A Look At The Dance Offerings At The Venice Biennale


Choreographer Wayne McGregor wants to expand the definition of dance. For the Venice Biennale’s 18th International Festival of Contemporary Dance, he has invited “artists who are interested in exploring any notion of physical intelligence,” he says, “expressed in whichever art form they want. Often it’s expressed through choreography, but it can easily be expressed through artificial intelligence or through installation work where the body is present or not present.”

This is McGregor’s fourth year serving as director of the dance festival, which runs from July 18 through August 3—part of the larger Venice Biennale—and features a jam-packed schedule of world premieres and site-specific stagings across nine venues. McGregor hand-picked dancemakers based on his festival theme, “We Humans,” and also selected participants for the Biennale College Danza, an intensive where three choreographers and 16 dancers work together on new pieces in Venice.

McGregor’s hope is to create opportunities for dancemakers both inside and outside of traditional commercial and concert circuits. He intentionally programmed work that he describes as “innovative, edgy, and perhaps more difficult to like.” While the pieces may not have the same mass appeal as those presented at star-studded galas, it “is probably more important to be funded,” he says. Institutions can be risk-averse in their programming, but he wants to give a platform to these boundary-pushing voices.

He selected Cristina Caprioli, a Sweden-based Italian choreographer, for the festival’s Golden Lion Award for Lifetime Achievement. Caprioli’s transdisciplinary nonprofit ccap produces community events and intellectual symposia in addition to dance performances. “We’re not really participating in the market,” she says. “We’re not trying to sell ourselves. We are keen on producing work that is sustainable over years and that can communicate and speak to heterogeneous groups of people.”

Dahl, in a black turtleneck, lies on the floor, supporting herself with her arms, which are crossed at the wrists and end in balled fists. Her head pokes up through a canopy of fine silver threads.
Louise Dahl in Cristina Caprioli’s flat haze. Photo by Thomas Zamolo, courtesy Caprioli.

Caprioli will present four pieces at different venues throughout Venice during the festival, including flat haze (2019), in which her explorative movements unfold under a canopy of threads. Her world premiere—The Bench, based on a textual narrative she wrote in 2020—will be performed in the middle of Venice’s famous Giardini park, where the festival’s visual art pavilions are located.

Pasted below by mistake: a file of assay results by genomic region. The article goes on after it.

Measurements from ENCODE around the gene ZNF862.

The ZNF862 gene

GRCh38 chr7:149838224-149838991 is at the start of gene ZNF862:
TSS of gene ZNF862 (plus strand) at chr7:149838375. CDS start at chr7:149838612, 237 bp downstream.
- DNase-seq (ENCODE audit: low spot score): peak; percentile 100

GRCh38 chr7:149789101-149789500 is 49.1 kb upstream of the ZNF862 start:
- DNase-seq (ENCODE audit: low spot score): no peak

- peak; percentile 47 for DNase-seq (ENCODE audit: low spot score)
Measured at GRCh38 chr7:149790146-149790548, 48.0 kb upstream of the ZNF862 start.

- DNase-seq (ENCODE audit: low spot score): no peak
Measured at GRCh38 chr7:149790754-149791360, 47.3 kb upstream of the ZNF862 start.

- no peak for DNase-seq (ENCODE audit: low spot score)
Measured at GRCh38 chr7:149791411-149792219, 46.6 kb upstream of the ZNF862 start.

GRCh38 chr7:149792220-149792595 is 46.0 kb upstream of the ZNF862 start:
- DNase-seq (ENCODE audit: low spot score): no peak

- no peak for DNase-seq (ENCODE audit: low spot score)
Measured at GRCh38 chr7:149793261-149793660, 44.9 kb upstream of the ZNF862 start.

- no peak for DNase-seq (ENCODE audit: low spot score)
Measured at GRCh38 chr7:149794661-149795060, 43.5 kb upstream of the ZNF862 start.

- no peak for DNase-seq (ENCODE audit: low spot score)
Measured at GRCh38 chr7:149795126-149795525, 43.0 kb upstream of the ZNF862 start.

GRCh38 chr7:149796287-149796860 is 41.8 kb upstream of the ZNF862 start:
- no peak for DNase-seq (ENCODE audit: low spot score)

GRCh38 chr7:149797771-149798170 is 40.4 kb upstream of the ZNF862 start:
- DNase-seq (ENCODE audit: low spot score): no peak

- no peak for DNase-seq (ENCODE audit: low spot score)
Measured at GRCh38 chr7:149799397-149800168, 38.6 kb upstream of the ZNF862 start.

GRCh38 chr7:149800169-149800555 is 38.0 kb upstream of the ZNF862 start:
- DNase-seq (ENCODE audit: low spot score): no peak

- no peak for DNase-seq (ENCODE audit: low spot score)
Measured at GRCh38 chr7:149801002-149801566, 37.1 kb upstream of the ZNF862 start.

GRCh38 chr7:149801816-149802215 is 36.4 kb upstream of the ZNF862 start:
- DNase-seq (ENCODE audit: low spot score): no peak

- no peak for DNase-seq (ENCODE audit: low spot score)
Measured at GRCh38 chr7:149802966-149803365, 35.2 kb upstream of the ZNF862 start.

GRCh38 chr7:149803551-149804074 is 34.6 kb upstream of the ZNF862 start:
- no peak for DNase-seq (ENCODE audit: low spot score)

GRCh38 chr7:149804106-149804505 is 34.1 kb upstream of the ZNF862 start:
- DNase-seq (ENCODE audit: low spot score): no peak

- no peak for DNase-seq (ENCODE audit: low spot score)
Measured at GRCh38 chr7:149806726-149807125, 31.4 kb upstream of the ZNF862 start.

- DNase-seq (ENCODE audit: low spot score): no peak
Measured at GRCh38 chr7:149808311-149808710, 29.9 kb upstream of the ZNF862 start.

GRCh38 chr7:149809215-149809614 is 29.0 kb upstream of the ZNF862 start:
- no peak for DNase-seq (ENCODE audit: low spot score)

While Venice’s dance festival occurs annually, the Biennale’s historic visual art festival, which tends to draw a larger crowd, takes place on alternating years. So this summer offers a special opportunity for cross-pollination. “You’re getting this kind of accidental or occasional audience that come to see the art and then realize that there’s dance there,” says McGregor, “and they’re a critically curious audience who are willing to give feedback.”

Biennale attendees will have many dance options to choose from. Dance Magazine cover star Trajal Harrell, whom McGregor selected for the Silver Lion Award, will be presenting two works: his solo Sister or He Buried the Body and the group piece Tambourines. In Find Your Eyes, self-described “choreo-photolist” Benji Reid turns the stage into his photography studio, creating images of the three dance performers in real time. Dance meets technology in Swiss choreographer Nicole Seiler’s Human in a Loop, where the viewers watch AI setting movement for the dancers in real time, and in Véréna Paravel and Lucien Castaing-Taylor’s genre-defying De Humani Corporis Fabrica, in which tools drawn from medical diagnostic technology and noninvasive microsurgery show the body from the inside out.

The through line in this diverse collection of dances? “Connection,” says McGregor. My first sense was about touch. When you feel the weight of a body, you have a different responsibility and care for that body, when it’s not an abstracted thing.” His second layer of connection, of being “boundaryless,” opens the interpersonal to the global. “We’re in a situation politically and in the world where it’s so easy to dehumanize everyone,” he says. “I wanted the festival to concentrate on human stories and remind us what we all share.”

See the full schedule at labiennale.org.



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